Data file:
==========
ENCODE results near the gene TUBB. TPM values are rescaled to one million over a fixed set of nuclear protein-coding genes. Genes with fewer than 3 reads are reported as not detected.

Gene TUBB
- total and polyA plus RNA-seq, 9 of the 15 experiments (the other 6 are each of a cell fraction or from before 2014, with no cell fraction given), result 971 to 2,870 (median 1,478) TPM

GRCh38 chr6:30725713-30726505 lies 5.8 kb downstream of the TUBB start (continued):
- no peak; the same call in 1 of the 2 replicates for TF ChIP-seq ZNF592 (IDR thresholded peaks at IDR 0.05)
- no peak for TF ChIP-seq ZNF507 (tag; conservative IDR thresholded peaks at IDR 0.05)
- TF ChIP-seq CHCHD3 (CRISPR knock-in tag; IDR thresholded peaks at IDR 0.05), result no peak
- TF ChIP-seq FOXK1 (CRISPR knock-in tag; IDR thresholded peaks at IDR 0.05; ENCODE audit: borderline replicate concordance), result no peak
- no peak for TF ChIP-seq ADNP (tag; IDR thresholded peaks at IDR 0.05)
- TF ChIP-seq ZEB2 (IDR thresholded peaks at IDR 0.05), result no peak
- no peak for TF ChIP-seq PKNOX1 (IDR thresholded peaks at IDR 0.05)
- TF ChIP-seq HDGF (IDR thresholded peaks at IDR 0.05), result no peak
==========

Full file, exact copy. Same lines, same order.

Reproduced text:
ENCODE results near the gene TUBB. TPM values are rescaled to one million over a fixed set of nuclear protein-coding genes. Genes with fewer than 3 reads are reported as not detected.

Gene TUBB
- total and polyA plus RNA-seq, 9 of the 15 experiments (the other 6 are each of a cell fraction or from before 2014, with no cell fraction given), result 971 to 2,870 (median 1,478) TPM

GRCh38 chr6:30725713-30726505 lies 5.8 kb downstream of the TUBB start (continued):
- no peak; the same call in 1 of the 2 replicates for TF ChIP-seq ZNF592 (IDR thresholded peaks at IDR 0.05)
- no peak for TF ChIP-seq ZNF507 (tag; conservative IDR thresholded peaks at IDR 0.05)
- TF ChIP-seq CHCHD3 (CRISPR knock-in tag; IDR thresholded peaks at IDR 0.05), result no peak
- TF ChIP-seq FOXK1 (CRISPR knock-in tag; IDR thresholded peaks at IDR 0.05; ENCODE audit: borderline replicate concordance), result no peak
- no peak for TF ChIP-seq ADNP (tag; IDR thresholded peaks at IDR 0.05)
- TF ChIP-seq ZEB2 (IDR thresholded peaks at IDR 0.05), result no peak
- no peak for TF ChIP-seq PKNOX1 (IDR thresholded peaks at IDR 0.05)
- TF ChIP-seq HDGF (IDR thresholded peaks at IDR 0.05), result no peak